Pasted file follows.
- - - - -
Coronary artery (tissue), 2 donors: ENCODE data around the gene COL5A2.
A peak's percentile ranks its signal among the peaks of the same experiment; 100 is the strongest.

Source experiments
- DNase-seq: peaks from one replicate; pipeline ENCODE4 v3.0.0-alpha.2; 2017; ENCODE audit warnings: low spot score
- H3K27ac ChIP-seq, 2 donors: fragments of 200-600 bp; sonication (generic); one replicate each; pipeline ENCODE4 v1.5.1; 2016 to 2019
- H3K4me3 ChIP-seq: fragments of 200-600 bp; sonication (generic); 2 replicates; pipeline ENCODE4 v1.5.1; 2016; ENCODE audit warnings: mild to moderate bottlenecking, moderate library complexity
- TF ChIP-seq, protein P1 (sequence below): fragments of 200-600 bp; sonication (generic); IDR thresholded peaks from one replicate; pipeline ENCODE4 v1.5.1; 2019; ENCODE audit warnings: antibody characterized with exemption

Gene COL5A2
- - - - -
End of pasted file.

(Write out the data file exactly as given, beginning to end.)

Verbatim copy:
Coronary artery (tissue), 2 donors: ENCODE data around the gene COL5A2.
A peak's percentile ranks its signal among the peaks of the same experiment; 100 is the strongest.

Source experiments
- DNase-seq: peaks from one replicate; pipeline ENCODE4 v3.0.0-alpha.2; 2017; ENCODE audit warnings: low spot score
- H3K27ac ChIP-seq, 2 donors: fragments of 200-600 bp; sonication (generic); one replicate each; pipeline ENCODE4 v1.5.1; 2016 to 2019
- H3K4me3 ChIP-seq: fragments of 200-600 bp; sonication (generic); 2 replicates; pipeline ENCODE4 v1.5.1; 2016; ENCODE audit warnings: mild to moderate bottlenecking, moderate library complexity
- TF ChIP-seq, protein P1 (sequence below): fragments of 200-600 bp; sonication (generic); IDR thresholded peaks from one replicate; pipeline ENCODE4 v1.5.1; 2019; ENCODE audit warnings: antibody characterized with exemption

Gene COL5A2